I Dolours

Jun 10, 2018
I watched the film I Dolours, which is showing in the Lighthouse Cinema Smithfield, there doesn't seem to be many online reviews about it, and I would welcome the opinions of those who saw it. The film is a documentary based on the life of Dolours Price an IRA volunteer who died in 2013 after taking a deadly dose of sedatives and anti-depressants. Ed Moloney who collected oral histories of the conflict recorded a number of interviews with IRA volunteer's, Price being one of them, the understanding being that what was recorded remained unpublished until after death. In the film we see the original interview with Dolours as she talks and answers questions, it is intersected with a dramatic reenactment, in which Dolours is played by the actress Lorna Larkin.
It certainly is a life that has transversed so many important events in Northern Irish history, coming from a very strong Republican family on both sides, we see the young Dolours as a child listening to her fathers IRA escapes in the 40s, she attends the needs of her invalided aunt who lives with them, disfigured as a young woman by an explosion at an arms dump and condemned to live a tragic existence minus hands or eyes, Dolours helps her smoke and drink tea, and the film leaves you in doubt on how formative this was on her. When the Troubles break out Dolours naturally joins the IRA and becomes part of the team that is responsible for the Disappeared, she talks very candidly about Jean McConville, which does not seem to bother her, yet the one Disappeared that she seems to well up about, is one who probably deserved his fate, yet, she talks about how sensitive he was, I felt she recognized herself in this man. She accepts what happened was a war crime, and she had argued with Gerry Adams against this policy advocating the dumping of informers bodies on the street as a warning to others.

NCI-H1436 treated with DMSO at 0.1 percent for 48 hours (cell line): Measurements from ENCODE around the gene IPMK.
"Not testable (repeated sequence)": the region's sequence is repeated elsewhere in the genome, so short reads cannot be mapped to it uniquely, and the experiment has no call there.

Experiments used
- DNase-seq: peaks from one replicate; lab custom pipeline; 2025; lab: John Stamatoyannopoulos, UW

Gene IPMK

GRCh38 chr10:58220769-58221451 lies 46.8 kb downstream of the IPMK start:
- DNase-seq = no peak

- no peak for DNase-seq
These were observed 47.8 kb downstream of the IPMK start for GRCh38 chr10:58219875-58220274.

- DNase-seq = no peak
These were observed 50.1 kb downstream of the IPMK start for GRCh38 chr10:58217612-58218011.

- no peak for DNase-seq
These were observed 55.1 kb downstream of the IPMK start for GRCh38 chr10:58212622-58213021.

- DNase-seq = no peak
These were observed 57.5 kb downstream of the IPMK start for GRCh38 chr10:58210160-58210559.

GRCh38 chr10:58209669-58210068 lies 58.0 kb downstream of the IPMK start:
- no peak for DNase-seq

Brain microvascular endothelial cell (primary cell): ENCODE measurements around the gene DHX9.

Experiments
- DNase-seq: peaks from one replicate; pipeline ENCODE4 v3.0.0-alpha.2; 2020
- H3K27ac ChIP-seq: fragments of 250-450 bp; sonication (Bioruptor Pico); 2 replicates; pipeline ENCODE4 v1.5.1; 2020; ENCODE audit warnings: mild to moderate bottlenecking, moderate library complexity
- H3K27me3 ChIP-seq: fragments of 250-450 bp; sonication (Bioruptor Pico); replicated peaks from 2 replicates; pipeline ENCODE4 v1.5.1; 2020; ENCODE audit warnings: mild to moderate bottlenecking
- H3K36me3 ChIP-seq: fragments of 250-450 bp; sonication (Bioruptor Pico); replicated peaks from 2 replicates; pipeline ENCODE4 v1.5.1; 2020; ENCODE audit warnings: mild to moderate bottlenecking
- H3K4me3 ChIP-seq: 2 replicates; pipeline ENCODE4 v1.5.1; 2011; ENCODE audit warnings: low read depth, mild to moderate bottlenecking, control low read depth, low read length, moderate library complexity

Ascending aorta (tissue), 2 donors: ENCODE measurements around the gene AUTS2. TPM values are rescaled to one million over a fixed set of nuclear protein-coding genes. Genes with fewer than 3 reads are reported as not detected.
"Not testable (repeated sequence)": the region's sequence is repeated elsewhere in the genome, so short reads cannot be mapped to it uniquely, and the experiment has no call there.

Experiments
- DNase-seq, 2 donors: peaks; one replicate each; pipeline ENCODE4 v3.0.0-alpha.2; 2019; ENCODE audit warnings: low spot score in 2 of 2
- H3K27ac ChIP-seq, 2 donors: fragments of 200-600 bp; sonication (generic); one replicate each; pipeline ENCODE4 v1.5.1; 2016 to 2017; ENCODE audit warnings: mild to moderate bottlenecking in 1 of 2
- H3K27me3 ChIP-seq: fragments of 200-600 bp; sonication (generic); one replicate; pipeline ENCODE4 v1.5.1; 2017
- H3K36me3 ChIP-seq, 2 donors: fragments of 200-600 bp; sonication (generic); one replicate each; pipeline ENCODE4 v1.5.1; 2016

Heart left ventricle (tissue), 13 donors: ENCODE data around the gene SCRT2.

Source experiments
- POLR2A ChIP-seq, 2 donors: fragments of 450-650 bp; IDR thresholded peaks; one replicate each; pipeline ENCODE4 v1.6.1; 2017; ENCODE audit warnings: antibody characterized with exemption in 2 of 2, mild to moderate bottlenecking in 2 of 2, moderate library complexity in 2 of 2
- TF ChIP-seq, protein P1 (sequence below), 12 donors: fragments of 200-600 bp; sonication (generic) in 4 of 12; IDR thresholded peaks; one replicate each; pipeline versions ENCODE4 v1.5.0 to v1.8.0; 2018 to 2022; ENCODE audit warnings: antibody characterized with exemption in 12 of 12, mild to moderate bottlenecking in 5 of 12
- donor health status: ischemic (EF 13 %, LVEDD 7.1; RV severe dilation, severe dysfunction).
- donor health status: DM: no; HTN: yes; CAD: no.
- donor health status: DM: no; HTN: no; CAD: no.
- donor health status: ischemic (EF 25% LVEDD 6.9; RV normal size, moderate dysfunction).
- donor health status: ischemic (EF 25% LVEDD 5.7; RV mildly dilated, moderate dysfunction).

Nor is there any doubt of her or her sister Marion's bravery, they volunteered following a request from Adams to bring the war to England, in what he told them could be a "hanging job", caught after a series of explosions Dolours was sentenced to life and herself and Marion started a hunger strike in order to be transferred to Armagh, she was force fed for most of her strike, for over two hundred days, something which clearly deeply traumatized her and Marion forever after.
Eventually both sisters are transferred to Armagh but became anorexic due to the force feeding this in turn affects their physical and mental health, and because of it Marion is released early, one thing that struck me in the film was the concern that the prison governor has for Dolours writing letters to Thatcher to petition her early release, a time in Irish history were the treatment of prisoners and by extension the IRA campaign against prison officers in the North was particularly hard, this struck me as very humane.
Eventually Dolours is released and has a shot at happiness by marrying actor Stephen Rea, however the cessation of the IRA campaign begins a torrent of invective directed at the IRA leadership particularly Adams for what is seen as betrayal.
Lorna Larkin brings a very natural beauty to the part and while its easy to be sympathetic to Price, she still participated in murder and abduction of people, this portrayal shows how we are very much prisoners of our own history, by extension family history. A fascinating portrayal of a fascinating woman.
May her ghosts show her kindness.

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